Posing as a lord and infiltrating a bandit camp in Kingdom Come’s romantic new DLC

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Some spoilers for the opening of the Amorous Adventures of Bold Sir Hans Capon follow.

One of the standout characters in Kingdom Come is undoubtedly Hans Capon. He makes a terrible first impression, the very picture of a stuck-up, self-regarding lord. But over time he warms to you and reveals himself to be a charismatic, thoroughly likeable character—something Warhorse was clearly aware of, as they’ve made the hedonistic, wine-loving heir to the Rattay throne the focus of its latest paid-for DLC expansion.

The Amorous Adventures of Bold Sir Hans Capon, to give it its full, unwieldy title, can be accessed after completing the quests Next to Godliness and Robber Baron. Capon will tell you about a woman in Rattay he’s fallen for, and asks for your help in wooing her—without her knowing. Keeping your love for a woman secret, Capon tells me, is all the rage in France, and he wants me to help him win her heart secretly. The first stage of which is recovering a family heirloom, a necklace, that he lost in a drunken dice game.

I travel to the tavern in Ledetchko where Capon lost the necklace, but the local dice champion tells me he already lost the heirloom to a fancy-looking chap who was last seen at a river crossing near the town of Sasau. I travel to Sasau and comb the river for clues until I find the nobleman in question—murdered and, importantly, no longer in possession of the necklace. The savage nature of the killing leads me to believe bandits were responsible.

I'm wearing a raggedy shirt and battered armour. It's obvious I'm no lord.

As I’m investigating the crime scene, a well-spoken man calling himself Sir Anselm of Domky emerges from the woods and tells me the nobleman was killed by bandits, and that they have a camp set up nearby. I instinctively reach for my sword and get ready for a bit of brigand slaying, but Anselm has a more subtle plan in mind. He asks me to pose as Alphonse, the dead man, and infiltrate the camp to find out who the killer is—and maybe find that necklace I’m looking for in the process. I agree to help him and sheathe my sword.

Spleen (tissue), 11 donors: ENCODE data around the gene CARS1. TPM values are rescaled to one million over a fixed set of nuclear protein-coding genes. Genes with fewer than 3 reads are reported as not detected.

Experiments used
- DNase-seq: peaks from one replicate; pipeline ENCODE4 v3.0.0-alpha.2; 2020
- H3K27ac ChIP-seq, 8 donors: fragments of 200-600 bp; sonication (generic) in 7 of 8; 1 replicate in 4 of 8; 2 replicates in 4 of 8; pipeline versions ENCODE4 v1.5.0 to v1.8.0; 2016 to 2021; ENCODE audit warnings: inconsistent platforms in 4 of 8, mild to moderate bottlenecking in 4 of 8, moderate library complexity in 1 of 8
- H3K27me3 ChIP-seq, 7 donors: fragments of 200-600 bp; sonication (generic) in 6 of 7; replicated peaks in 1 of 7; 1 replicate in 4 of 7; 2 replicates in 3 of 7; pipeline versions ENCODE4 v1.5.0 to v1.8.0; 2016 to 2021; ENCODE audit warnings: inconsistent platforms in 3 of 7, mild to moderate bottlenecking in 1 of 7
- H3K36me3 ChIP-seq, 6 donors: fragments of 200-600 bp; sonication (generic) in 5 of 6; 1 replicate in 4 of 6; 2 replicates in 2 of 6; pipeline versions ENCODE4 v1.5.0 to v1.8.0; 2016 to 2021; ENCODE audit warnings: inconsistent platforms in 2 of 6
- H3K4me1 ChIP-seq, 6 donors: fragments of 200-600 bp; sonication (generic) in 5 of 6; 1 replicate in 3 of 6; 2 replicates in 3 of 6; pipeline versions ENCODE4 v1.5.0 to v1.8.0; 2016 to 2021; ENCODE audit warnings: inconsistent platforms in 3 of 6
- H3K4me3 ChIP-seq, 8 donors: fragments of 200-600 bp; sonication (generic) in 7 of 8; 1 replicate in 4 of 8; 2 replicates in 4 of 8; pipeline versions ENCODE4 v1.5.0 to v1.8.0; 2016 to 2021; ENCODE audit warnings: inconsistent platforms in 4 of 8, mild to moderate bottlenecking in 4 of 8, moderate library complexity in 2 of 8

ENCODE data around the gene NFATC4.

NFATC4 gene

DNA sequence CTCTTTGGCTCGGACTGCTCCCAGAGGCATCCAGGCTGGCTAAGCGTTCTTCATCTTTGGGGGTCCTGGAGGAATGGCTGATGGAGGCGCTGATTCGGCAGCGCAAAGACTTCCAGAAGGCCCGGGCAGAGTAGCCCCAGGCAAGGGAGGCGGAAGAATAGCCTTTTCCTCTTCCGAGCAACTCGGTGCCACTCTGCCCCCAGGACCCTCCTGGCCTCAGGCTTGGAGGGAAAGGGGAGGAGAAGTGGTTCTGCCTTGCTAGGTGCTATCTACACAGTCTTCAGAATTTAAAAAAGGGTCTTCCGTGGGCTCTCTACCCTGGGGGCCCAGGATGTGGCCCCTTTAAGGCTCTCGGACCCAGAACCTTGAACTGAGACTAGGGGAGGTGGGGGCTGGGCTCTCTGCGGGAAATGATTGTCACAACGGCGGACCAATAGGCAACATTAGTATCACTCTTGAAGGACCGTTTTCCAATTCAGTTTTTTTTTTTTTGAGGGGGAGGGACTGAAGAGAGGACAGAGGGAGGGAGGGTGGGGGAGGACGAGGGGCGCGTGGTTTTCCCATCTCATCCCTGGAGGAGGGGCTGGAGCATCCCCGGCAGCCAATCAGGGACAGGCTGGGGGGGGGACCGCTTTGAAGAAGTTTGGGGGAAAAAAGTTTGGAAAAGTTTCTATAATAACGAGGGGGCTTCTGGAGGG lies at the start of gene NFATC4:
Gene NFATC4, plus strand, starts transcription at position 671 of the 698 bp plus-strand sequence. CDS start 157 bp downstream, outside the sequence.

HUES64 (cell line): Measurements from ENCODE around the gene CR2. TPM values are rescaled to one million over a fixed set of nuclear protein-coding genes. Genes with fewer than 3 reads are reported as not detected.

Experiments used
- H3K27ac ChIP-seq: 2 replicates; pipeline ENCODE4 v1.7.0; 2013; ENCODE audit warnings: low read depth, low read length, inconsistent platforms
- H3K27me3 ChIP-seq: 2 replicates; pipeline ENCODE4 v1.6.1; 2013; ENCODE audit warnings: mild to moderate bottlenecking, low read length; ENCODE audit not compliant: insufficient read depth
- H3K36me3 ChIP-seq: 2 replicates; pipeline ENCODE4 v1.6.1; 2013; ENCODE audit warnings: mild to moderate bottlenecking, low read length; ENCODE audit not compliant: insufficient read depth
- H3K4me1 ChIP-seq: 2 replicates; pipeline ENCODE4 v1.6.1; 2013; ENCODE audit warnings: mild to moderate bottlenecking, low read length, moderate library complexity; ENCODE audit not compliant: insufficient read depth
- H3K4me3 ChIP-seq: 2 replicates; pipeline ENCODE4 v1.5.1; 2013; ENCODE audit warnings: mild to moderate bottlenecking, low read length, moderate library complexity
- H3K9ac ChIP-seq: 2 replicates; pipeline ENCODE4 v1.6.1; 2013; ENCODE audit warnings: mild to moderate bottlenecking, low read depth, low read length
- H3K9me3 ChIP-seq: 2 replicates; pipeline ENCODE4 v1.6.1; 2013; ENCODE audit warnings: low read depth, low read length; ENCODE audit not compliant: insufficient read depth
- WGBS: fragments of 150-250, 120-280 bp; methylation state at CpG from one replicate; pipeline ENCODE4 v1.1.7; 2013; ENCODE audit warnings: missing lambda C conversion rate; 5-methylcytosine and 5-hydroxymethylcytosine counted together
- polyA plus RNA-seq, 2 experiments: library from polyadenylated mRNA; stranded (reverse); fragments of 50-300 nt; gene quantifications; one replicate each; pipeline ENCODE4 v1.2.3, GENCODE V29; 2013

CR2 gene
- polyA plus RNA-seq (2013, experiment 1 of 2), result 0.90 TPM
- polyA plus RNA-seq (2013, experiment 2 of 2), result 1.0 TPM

Making sure I know enough about Alphonse to deal with any questioning in the bandit camp, I grill Anselm about the dead man. Where he hails from, the lords he’s served, things he enjoys. Apparently he’s a keen dice player (no surprises there) from Slany and once worked for Prokop of Luxembourg. I make a mental note of these details, hoping they’ll save my skin later on, and get ready to pose as Alphonse. But there’s one problem: I look like shit. I’m wearing a raggedy shirt and a ramshackle collection of battered armour. It’s obvious I’m no lord.

I visit my house in Rattay and access my stash, where I have heaps of clothes and other junk I’ve pilfered and purchased over the course of the game. I find a fashionable cap with a feather in it, some nobleman’s hose, other assorted finery, and suddenly rustic, battle-scarred Henry looks like a prancing toff. Capon would be proud. I also stop in at the bathhouse to clean myself up and get a fresh new haircut and beard trim. Satisfied I no longer look like a peasant, I head to the bandit camp and announce myself to the guard.

Immediately I’m glad I quizzed Anselm about Alphonse. The guard asks where I’m from, assuming Prague, and I confidently correct him, saying I’m actually a native of Slany. He lets me in, but tells me that the bandit leader—presumably Alphonse’s killer—is busy, and that I should play some dice to pass the time. As I explore the camp and eavesdrop on the foul-mouthed bandits, I learn that the champion of a dice tournament wins a precious necklace: the very same one that once belonged to Capon before he foolishly lost it.

I throw 1000 groschen into the pot and enter the tournament, but I absolutely stink at Kingdom Come’s dice minigame, and I lose spectacularly. But I have another plan in mind. I ask the tournament organiser who won, and he tells me it’s a guy called Pechuna. I corner him and congratulate him on his victory, and consider buying the necklace off him or pickpocketing it while he sleeps. But where’s the fun in that? Instead I ask him how he’ll be celebrating, and he tells me he’s walking through the woods to Sasau to drink. Walking through the woods. Alone. With the necklace I need in his pocket.

I follow Pechuna through the trees until we’re well away from the camp, then I pull out my sword and run it through him. He has no armour, and he doesn’t know I’m there, so the ‘fight’ is over in seconds. Then I grab Capon’s necklace, which will help the cocky lord begin his quest to win the heart of that lovely lady in Rattay. A nice final detail: as I look through Pechuna’s possessions I notice that he’s carrying loaded dice. The swine cheated! I mean, he is a bandit, but what about honour among thieves? Suddenly I don’t feel too bad about stabbing him in the back and leaving him to rot in the forest.

I’m immediately won over by The Amorous Adventures of Bold Sir Hans Capon. This is a brilliantly constructed opening quest with a lot of different outcomes. And while Kingdom Come can often be quite self-serious, this DLC seems, so far, a lot more light-hearted. I’m looking forward to seeing where it goes next, and what trouble Capon’s romantic quest will undoubtedly get us both in. The DLC is out now and costs £8/$10. We’ll have a full review up on the site soon. And next time you decide to try and swindle someone in a dice game, make sure they don’t have a sword stuffed down their silky pantaloons.